COSTS AND CONDUCT 2: LOSER PAYS ALL APPLIES: MOORE IS NOT LESS
In The London Borough of Tower Hamlets -v- The London Borough of Bromley  EWHC 2271 (Ch) Mr Justice Norris refused an application for an issue based order and made an order for costs under the general rule that the defendant pay the successful claimant’s costs.
“One should depart from the general rule only where the needs of justice and the circumstances of the particular case require, and a measure of caution is needed”
The claimant was successful in an action for a declaration that it had ownership of a Henry Moore statue. In this second judgment the judge considered the issue of costs.
- The claimant had been successful upon one of the two grounds it claimed ownership.
- The key principle is that the “general rule” that the loser pays the winner’s costs applied.
- There was nothing in the claimant’s conduct of this case that displaced that general rule.
- The defendant was ordered to pay the claimant’s costs with no “issue based” orders.
THE JUDGMENT ON COSTS
I must now deal with matters consequential upon the main judgment.
Counsel for Tower Hamlets submit that the Claimant was wholly successful in the litigation, that the precise ground upon which it had succeeded had first been raised in correspondence in December 2013 (seven months before the commencement of proceedings) but had been resisted throughout, that its claim to have acquired title by operation of the Limitation Act had been placed in the forefront of its skeleton argument as the simplest means of determining the claim, and that consideration of the conversion claim necessarily involved an enquiry whether Bromley was the party in whom any cause of action was vested and so against whom the declaration as to title must be sought. They submit that a simple order that costs should follow the event (in application of the general rule under CPR 44.2(2)) is appropriate.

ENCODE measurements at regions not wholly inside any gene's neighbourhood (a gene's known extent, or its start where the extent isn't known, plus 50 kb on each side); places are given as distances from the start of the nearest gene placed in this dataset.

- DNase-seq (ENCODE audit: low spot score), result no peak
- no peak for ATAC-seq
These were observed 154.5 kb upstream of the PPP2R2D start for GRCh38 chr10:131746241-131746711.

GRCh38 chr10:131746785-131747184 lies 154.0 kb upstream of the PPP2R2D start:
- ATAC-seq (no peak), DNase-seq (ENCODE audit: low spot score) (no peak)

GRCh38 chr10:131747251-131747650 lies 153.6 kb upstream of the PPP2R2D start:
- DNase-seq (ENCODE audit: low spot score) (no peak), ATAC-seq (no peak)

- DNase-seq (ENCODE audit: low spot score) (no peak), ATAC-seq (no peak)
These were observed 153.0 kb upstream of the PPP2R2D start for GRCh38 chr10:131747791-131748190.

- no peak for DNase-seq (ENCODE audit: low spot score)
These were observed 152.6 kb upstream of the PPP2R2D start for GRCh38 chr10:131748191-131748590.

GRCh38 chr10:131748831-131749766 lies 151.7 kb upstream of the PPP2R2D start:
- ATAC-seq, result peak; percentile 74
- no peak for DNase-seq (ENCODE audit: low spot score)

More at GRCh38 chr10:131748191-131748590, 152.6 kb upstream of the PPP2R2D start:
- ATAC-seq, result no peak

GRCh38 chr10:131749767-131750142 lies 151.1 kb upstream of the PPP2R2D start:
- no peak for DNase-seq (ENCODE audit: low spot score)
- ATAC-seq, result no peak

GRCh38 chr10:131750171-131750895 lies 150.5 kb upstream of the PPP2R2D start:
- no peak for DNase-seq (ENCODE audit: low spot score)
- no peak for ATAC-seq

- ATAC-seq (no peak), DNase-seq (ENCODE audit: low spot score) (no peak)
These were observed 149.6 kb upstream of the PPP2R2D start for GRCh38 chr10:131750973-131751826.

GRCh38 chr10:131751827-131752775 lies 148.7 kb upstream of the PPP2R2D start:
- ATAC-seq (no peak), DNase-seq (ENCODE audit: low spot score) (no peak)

Counsel for Bromley submit that although the claim to acquire title by operation of the Limitation Act has succeeded, Tower Hamlets advanced (and lost) a claim to be the paper title owner in which they pursued legal points bearing on the history of the public bodies involved, consideration of which took up the bulk of the judgment. They submit that a costs order might well be made in favour of Bromley: but that the correct order is that Tower Hamlets should recover only 20% of its costs.
The general rule that the unsuccessful party will be ordered to pay the costs of the successful party. A consideration of all the circumstances may lead the Court to depart from that general rule.
Amongst the circumstances to be considered is whether a party has succeeded on part of its case even if it has not been wholly successful. Tower Hamlets succeeded on its claim to have acquired title by operation of the Limitation Act even though it was not wholly successful, because it did not succeed on its paper title claim. Bromley succeeded on part of its case, establishing paper title, though this did not avail it because it had lost the right to assert that title.
It is true that Tower Hamlets could from the outset have conceded Bromley’s paper title and simply fought the case on the limitation claim. But to seek declaratory relief on the basis of a concession would not have been wise: and an examination of who had the right of action to recover possession of the sculpture was an integral part of the limitation claim. So going through the history of the public bodies was not an irrelevant frolic. It was, of course, an integral part of Bromley’s unsuccessful opposition to the claim. The material of this type which Tower Hamlets itself deployed, and the material which it deployed in answer to Bromley’s stated position as to ownership (a distinction that is not easy to make) was in my view relevant to the limitation claim, and its introduction and consideration may fairly be regarded as part of the successful claim. Bromley’s criticism is more correctly confined to the time taken in written and oral argument to use this material to argue for a legal conclusion that Tower Hamlets was the paper title owner.